8021 Clayton Road
St. Louis, MO 63117
Ph: 314-862-COOK (2665)
Store Hours
Mon-Sat 9:30 am to 5:30 pm
Sun 12 to 5 pm

Ask The Chef

Click Here to submit your questions.

bloke.JPGRoosters are sometimes identified as “useless roosters.” They consume, but they do not produce and multiple roosters in a coop can create an unsettled environment (see the picture of the rooster chasing the hen!). When we buy chickens, hens cost $5, but the roosters are free. (If you buy chicks, the sex cannot yet be determined, so day-old chicks are inexpensive.)

Well, the wily chicken farmer fooled us when we purchased a dozen hens from him last month. First clue: they did not lay any eggs. Second clue: there is an awful lot of noise at sunrise. Third clue: they sprouted large red combs on top of their heads and a red wattle under their mouth. Fourth clue: roosters are a lot bigger than hens. We were snookered. Well, at least the few eggs we are getting are now fertilized.

What to do? Time for coq au vin. The chicken available at the grocery store is young and tender, baby chickens, actually. When birds grow large and old and tough, their meat needs to be cooked for a long time in order to tenderize the meat. Coq au vin — or rooster cooked in red wine — is a flavorful stew, which is often thickened with flour. This recipe thickens with the chicken livers stirred in at the end — which lends a wonderful, meaty, rich taste.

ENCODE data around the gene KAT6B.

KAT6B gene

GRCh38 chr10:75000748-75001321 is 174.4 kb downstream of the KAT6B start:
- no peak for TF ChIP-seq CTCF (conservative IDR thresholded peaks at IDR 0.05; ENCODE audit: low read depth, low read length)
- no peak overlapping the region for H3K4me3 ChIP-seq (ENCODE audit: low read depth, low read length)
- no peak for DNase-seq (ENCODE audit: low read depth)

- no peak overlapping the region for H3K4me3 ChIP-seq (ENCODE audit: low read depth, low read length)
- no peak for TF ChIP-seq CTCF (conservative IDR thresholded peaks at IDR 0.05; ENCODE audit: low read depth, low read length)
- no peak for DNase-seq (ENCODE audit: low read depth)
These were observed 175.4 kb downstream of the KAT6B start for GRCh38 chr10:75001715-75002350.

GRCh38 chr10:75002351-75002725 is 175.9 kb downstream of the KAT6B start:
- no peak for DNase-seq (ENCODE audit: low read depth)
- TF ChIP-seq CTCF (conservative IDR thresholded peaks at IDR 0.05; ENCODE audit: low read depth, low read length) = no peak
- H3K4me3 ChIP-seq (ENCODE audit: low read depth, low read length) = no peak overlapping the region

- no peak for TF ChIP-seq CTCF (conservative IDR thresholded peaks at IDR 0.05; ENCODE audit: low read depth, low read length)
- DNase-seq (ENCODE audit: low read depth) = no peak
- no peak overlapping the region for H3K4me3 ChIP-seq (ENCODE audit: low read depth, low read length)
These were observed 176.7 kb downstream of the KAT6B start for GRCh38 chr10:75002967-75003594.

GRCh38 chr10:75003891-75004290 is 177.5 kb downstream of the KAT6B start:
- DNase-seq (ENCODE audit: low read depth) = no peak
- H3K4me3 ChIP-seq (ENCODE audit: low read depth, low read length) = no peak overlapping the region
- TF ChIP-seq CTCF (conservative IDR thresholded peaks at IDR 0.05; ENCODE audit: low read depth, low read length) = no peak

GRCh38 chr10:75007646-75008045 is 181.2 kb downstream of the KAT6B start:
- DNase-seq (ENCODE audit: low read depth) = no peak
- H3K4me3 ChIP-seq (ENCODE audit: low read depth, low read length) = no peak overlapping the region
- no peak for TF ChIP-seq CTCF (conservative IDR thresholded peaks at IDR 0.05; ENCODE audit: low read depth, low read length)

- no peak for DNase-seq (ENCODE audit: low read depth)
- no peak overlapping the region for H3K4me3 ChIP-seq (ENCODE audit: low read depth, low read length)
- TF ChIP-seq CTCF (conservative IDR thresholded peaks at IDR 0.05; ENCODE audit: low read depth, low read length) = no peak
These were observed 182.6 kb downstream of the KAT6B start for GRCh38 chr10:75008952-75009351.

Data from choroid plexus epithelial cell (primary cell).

Coq au Vin

  • 4 ounces bacon, diced
  • 2 tablespoons butter
  • 8 pieces of chicken, dredged in flour
  • 1/3 cup brandy
  • 1 bottle (3 cups) red wine
  • 2 cups chicken stock
  • 2 cups diced onion
  • 2 carrots, peeled and diced
  • 2 tomatoes, peeled, seeded, and chopped
  • bay leaf and sprig of thyme
  • 1/2 pound mushrooms, halved
  • 1/2 pound pearl onions, peeled
  • 4 chicken livers
  • 1/2 teaspoon red wine vinegar
  • 4 tablespoons butter, softened
  • salt and pepper to taste

Combine the wine and stock in a saucepan and bring to boil and cook until reduced to 3 cups.

Cook the bacon in 2 tablespoons butter until crisp, then remove with a slotted spoon. Brown the chicken very well in the skillet and remove. Saute the onion until clear, about 10 minutes. Deglaze the pan with the cognac and be sure to scrape up the brown bits.

In a stockpot, combine the chicken, bacon, onion mixture, red wine-stock mixture, carrots, tomatoes, bay, and thyme. Bring to a boil and simmer for 30 minutes. In a separate fry pan, heat some oil and saute the pearl onions and mushrooms and add to the coq au vin.

Puree the livers with the vinegar and butter and press through a strainer. Pour a little of the hot liquid into the liver and stir well. Remove the stew from the heat and stir into the sauce. Do not let the sauce boil.